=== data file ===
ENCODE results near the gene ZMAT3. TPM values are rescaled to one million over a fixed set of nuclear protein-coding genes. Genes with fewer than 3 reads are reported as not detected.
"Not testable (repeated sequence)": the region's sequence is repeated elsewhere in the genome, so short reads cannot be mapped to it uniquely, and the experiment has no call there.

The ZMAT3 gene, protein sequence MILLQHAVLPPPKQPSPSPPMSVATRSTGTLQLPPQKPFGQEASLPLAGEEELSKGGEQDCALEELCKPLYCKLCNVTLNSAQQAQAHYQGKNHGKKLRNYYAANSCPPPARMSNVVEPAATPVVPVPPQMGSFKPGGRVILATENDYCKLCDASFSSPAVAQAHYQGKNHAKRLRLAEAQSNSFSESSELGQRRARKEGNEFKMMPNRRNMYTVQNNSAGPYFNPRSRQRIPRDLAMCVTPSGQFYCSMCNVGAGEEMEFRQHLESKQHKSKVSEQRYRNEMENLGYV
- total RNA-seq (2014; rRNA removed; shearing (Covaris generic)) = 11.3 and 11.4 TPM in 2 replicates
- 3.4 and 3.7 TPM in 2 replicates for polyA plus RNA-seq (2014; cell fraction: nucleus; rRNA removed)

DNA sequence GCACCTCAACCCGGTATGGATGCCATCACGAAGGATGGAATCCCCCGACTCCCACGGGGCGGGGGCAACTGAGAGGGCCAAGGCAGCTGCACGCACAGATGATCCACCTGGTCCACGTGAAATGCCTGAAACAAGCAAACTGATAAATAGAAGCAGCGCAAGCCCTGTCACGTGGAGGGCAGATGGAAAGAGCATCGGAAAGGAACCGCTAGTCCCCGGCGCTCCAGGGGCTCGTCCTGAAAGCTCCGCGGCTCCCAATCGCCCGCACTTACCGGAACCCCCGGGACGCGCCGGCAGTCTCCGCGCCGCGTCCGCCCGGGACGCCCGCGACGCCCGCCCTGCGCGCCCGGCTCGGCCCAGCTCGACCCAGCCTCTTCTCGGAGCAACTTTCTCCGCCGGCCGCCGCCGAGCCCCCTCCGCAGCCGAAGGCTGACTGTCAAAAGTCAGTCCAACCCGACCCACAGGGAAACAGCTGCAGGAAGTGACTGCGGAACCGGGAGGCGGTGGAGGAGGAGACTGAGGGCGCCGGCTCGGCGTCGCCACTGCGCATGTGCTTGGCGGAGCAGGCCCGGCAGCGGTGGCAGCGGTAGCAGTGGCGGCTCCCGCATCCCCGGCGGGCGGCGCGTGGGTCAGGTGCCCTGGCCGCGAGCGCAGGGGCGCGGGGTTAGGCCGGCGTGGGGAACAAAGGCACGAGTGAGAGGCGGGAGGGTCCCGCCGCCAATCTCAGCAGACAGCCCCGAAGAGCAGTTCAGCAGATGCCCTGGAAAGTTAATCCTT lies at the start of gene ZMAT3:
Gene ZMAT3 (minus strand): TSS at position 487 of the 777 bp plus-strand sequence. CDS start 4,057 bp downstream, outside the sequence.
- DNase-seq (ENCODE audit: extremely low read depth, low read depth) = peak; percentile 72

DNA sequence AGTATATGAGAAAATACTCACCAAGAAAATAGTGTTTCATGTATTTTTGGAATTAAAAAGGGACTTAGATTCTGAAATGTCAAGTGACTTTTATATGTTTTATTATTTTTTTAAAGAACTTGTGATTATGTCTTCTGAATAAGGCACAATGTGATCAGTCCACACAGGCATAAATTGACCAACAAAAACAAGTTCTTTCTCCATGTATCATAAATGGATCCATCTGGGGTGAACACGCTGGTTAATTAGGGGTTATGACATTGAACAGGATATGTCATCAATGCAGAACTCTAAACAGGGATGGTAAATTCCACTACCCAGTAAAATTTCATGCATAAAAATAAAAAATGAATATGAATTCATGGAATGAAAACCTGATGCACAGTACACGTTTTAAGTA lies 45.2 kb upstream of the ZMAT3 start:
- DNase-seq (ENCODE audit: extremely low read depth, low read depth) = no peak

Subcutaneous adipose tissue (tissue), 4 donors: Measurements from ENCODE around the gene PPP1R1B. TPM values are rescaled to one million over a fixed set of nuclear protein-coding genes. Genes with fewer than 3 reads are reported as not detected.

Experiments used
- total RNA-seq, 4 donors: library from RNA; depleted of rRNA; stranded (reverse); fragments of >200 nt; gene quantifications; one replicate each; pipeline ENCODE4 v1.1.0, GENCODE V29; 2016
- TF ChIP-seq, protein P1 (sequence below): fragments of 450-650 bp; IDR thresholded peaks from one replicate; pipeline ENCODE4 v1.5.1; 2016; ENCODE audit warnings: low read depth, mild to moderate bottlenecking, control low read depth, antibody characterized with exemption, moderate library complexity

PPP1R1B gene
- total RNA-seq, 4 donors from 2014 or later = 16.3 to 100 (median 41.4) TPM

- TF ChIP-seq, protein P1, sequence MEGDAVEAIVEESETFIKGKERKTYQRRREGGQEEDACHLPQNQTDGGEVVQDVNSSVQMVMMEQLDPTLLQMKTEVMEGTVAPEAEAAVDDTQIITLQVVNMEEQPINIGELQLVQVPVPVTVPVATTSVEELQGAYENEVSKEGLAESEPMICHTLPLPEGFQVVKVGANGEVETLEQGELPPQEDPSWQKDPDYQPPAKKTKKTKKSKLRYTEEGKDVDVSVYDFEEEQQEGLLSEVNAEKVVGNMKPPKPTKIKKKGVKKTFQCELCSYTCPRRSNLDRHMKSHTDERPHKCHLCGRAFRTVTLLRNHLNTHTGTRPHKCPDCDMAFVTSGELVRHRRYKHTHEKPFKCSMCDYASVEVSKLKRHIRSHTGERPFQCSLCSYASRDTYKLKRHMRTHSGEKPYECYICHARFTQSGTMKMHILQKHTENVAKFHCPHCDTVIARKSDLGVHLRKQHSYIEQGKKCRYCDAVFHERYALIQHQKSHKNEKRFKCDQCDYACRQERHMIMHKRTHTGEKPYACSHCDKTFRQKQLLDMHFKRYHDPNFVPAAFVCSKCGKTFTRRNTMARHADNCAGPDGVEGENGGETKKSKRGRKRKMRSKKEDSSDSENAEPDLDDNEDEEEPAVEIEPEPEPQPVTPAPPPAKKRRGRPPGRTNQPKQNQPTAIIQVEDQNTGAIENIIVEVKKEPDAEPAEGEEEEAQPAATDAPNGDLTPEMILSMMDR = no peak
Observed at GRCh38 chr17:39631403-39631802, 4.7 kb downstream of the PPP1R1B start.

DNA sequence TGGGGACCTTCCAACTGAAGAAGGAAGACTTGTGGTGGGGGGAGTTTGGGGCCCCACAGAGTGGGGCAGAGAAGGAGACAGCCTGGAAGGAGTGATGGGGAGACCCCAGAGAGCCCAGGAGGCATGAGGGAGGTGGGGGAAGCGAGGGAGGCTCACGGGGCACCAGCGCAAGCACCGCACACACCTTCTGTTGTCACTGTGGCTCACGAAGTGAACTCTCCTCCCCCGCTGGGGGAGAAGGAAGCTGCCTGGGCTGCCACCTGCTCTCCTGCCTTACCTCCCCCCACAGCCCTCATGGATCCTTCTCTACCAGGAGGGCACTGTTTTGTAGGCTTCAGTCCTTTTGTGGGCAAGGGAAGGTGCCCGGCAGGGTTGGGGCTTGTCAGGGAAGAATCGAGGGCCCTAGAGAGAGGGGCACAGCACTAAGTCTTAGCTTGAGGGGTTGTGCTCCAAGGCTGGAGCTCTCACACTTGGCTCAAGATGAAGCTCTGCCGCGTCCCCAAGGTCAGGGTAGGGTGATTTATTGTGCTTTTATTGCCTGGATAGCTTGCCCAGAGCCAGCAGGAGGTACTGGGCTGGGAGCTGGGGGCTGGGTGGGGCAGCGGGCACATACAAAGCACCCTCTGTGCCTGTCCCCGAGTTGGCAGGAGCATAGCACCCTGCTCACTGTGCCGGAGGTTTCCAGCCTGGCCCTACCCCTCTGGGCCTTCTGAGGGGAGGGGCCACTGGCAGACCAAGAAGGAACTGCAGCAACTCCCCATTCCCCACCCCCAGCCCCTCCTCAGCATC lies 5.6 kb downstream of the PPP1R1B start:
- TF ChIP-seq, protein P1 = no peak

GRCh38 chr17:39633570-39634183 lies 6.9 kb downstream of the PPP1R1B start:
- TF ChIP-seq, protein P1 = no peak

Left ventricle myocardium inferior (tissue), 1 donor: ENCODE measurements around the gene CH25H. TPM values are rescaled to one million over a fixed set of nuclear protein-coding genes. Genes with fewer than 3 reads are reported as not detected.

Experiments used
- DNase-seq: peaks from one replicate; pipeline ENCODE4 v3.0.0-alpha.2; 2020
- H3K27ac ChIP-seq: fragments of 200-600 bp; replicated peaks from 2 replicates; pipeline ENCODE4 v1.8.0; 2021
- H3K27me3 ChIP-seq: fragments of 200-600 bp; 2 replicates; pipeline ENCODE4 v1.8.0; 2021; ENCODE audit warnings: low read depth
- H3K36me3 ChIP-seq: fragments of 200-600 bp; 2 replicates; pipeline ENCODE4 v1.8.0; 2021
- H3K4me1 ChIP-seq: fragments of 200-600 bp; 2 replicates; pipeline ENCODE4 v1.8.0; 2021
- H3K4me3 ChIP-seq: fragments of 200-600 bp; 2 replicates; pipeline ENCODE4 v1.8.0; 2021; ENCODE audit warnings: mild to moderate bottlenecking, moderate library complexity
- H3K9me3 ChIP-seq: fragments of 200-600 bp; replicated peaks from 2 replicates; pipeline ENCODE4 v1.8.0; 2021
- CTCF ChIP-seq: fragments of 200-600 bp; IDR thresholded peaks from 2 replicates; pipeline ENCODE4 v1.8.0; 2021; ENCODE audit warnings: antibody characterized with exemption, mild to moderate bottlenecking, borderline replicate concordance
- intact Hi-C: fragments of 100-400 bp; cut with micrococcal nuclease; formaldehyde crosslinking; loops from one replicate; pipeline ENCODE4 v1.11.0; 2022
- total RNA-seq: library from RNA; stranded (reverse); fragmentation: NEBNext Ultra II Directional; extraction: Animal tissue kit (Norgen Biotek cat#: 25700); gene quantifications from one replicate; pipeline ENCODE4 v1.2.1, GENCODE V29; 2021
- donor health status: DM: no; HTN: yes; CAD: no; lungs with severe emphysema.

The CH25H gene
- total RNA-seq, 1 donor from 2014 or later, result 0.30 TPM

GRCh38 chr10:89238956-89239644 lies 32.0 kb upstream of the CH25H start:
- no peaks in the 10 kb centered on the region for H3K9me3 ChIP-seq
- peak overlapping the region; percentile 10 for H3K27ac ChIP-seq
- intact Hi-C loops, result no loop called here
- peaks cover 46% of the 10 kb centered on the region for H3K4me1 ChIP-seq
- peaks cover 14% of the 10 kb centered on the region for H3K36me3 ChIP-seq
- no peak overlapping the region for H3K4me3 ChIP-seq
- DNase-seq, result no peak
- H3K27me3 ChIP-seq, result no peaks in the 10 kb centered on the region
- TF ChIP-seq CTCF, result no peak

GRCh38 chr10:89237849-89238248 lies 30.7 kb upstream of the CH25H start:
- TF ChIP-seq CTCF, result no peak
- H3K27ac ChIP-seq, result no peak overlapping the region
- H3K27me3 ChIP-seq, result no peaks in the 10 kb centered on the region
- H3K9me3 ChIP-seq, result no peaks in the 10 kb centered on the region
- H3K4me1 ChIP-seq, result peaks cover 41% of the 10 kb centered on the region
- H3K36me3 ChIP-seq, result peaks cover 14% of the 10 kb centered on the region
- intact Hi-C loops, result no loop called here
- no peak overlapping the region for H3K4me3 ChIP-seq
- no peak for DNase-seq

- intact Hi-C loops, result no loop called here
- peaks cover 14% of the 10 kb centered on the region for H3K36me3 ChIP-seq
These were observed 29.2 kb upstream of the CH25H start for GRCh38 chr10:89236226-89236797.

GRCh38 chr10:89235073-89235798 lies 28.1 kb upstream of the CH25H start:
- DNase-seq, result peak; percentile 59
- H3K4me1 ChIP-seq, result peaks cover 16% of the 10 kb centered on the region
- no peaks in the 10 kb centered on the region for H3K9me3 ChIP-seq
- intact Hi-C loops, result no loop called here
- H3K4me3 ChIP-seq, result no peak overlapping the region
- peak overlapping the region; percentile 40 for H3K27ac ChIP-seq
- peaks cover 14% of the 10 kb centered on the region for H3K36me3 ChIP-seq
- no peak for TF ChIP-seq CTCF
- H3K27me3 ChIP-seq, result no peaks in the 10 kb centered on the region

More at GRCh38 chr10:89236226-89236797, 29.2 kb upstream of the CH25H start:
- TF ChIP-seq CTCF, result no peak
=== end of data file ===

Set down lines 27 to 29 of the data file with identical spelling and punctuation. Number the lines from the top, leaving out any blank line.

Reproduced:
- H3K27me3 ChIP-seq: fragments of 200-600 bp; 2 replicates; pipeline ENCODE4 v1.8.0; 2021; ENCODE audit warnings: low read depth
- H3K36me3 ChIP-seq: fragments of 200-600 bp; 2 replicates; pipeline ENCODE4 v1.8.0; 2021
- H3K4me1 ChIP-seq: fragments of 200-600 bp; 2 replicates; pipeline ENCODE4 v1.8.0; 2021